NFL kicks off 2018 Pro Bowl Week with tree-planting event at Orange Center Elementary School
On Tuesday morning, the NFL joined the City of Orlando, LIFT Orlando and Florida Citrus Sports at Orange Center Elementary for a tree planting event to kick off 2018 Pro Bowl Week.
The event, which placed 30 new live oak trees along Jacobs Place, on the north side of the new Pendana at West Lakes mixed-income apartment complex, included appearances by Pro Bowl legends captains Derrick Brooks, Warrick Dunn, LaDainian Tomlinson and Jason Taylor, as well as NFL senior vice president of social responsibility Anna Isaacson, Florida Citrus Sports CEO Steve Hogan and Orlando mayor Buddy Dyer.
“We know that this week is more than just the game — it’s giving back to the community,” Dyer said. “Last year the NFL donated a Play 60 field at Lake Lorna Doone … and this year the NFL is investing in our city by planting trees here at Orange Center Elementary and the new LIFT Orlando community.
“And that aligns so perfectly with our Green Works Orlando program,” Dyer continued. “We want to be the most sustainable city in the entire United States, and increasing our tree canopy has been one of our goals.”
In addition to the NFL legends, a group that included four former Walter Payton Man of the Year Award winners and three Pro Football Hall of Fame inductees, nearly 40 football players from nearby Jones High School and more than a dozen students from Orange Center Elementary assisted with the tree planting.
“It’s an honor, and I’m excited to be here as a captain,” Taylor said. “I think that one of the great things that the Pro Bowl or any major event the NFL does is it allows us to get out in the community and make a lasting impact that’s going to go beyond that one week we spend in the city. So I’m excited to see what’s going on here, and it’s great to see the high school players that are out here — the future of our game, who will hopefully one day be sitting here, as a Pro Bowler playing at Camping World Stadium.”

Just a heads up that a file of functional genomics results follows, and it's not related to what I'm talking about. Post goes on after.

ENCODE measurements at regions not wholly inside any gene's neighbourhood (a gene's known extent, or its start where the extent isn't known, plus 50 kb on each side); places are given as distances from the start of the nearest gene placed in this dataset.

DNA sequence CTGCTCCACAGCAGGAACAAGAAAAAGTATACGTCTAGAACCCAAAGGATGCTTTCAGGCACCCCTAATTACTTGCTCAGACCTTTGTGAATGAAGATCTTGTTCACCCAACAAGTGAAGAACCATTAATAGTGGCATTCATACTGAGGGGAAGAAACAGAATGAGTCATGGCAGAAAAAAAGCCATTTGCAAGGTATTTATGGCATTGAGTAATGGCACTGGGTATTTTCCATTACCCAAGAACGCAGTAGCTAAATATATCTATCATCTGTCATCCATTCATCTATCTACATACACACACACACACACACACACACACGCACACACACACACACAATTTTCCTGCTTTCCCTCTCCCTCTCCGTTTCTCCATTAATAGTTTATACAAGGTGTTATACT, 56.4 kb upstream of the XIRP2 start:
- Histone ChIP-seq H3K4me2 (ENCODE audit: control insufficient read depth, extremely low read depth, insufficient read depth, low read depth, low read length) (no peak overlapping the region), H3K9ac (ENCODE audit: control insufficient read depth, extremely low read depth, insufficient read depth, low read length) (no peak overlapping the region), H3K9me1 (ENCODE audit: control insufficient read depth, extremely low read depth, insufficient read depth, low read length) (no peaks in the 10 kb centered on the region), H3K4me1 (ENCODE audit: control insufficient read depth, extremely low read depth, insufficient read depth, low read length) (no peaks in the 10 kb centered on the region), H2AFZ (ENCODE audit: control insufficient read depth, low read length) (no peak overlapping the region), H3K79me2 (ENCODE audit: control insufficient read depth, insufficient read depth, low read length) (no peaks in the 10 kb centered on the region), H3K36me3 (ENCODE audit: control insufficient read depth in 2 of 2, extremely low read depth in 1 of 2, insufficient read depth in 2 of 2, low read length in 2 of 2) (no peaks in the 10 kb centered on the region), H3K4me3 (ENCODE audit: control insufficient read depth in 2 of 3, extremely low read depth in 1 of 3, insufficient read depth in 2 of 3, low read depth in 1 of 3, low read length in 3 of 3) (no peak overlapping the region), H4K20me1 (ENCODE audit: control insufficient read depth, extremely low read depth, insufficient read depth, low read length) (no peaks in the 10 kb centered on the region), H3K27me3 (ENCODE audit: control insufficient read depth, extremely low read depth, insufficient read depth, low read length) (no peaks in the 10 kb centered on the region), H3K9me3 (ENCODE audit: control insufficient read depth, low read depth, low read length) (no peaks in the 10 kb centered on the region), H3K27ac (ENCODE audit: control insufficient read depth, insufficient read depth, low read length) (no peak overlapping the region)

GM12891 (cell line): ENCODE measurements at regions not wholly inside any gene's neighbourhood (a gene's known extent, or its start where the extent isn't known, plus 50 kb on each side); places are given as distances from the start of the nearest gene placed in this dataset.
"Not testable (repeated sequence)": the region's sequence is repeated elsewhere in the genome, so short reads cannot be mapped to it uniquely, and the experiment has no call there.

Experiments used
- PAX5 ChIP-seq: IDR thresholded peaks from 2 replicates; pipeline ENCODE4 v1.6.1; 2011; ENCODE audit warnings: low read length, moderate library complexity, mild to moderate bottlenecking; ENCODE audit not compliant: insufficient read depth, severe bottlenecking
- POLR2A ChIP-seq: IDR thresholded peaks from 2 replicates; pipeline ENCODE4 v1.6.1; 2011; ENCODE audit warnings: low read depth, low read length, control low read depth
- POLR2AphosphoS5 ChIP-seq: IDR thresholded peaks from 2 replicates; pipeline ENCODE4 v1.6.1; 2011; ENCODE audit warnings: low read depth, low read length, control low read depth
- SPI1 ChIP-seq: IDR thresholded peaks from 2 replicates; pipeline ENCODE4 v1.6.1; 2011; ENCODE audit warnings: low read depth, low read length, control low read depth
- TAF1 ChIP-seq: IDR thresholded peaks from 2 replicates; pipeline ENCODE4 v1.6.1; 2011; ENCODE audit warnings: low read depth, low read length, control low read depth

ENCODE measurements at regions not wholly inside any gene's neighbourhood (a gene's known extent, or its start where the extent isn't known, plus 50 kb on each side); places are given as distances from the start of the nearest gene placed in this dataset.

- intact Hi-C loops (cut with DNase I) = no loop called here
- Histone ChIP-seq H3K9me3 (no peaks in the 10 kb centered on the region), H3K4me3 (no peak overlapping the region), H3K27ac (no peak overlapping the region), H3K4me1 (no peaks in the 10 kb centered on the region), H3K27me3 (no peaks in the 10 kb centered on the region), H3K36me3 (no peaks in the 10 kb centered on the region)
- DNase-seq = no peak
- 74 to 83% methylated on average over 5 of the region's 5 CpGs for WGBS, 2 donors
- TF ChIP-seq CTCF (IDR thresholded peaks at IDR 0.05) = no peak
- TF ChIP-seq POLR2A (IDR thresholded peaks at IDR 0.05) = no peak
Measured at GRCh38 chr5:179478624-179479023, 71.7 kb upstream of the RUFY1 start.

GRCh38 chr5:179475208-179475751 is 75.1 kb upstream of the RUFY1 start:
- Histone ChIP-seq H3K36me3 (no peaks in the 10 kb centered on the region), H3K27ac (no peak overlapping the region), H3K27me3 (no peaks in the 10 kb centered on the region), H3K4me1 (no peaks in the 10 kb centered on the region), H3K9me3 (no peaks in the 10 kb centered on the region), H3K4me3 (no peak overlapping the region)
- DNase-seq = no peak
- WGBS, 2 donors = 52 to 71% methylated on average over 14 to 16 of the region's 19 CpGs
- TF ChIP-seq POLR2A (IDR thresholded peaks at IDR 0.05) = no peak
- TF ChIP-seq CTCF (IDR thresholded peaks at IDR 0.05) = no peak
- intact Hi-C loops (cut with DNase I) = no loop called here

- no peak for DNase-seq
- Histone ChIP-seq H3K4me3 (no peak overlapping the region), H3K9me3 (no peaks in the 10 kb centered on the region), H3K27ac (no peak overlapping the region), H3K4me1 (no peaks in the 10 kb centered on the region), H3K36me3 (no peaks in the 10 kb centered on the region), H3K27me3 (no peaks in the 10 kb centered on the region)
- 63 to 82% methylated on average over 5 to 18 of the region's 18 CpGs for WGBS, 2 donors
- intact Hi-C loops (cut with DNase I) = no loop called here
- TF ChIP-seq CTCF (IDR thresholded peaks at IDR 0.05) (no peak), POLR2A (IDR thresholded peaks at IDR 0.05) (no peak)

A 2017 Hall of Fame inductee alongside Taylor, Tomlinson said he also embraces the chance to be a mentor to the players on the AFC roster.
“I’m excited about the opportunity to come back and interact with our younger generation,” Tomlinson said. “It’s a unique challenge, because as Pro Bowl captains, we have the opportunity to have an influence on our younger generation and really teach these guys more about the off-the-field things even more than on-the-field stuff.”
Tuesday’s tree planting event is one of three scheduled NFL Environmental Pro Bowl projects this week, along with a new community garden being created at Rosemont Community Center and the rebuilding of the Parramore Community Garden.
“I think guys are appreciative of the communities that support them,” Dunn said. “I think we all have a story, we all have a journey, and what I went through at 18 years old, a lot of people can relate to that. I’ve tried to turn my pain and frustration into something positive.
“So I’m thankful that Coach (Tony) Dungy challenged me to get into the community and be a part of it,” Dunn continued. “You have to have people who are inspiration, and Coach Dungy was a driving force. My mom was very inspirational in my life, and her dream of home ownership. That’s driven me over the years and it continues to drive me today.”
This year’s Pro Bowl, the second to be played in Orlando, kicks off at 3 p.m. on Sunday, Jan. 28, at Camping World Stadium. Tickets are still available at NFL.com/ProBowlOnSale.
“I’m excited to go out and see the men of the game compete on the field, but more importantly, to be a part of the events around the game,” Brooks said. “I think that’s where I, being a Floridian, get a chance to see how impactful this community can be, and obviously Orlando is making a case, to me, to be a permanent home for the Pro Bowl.”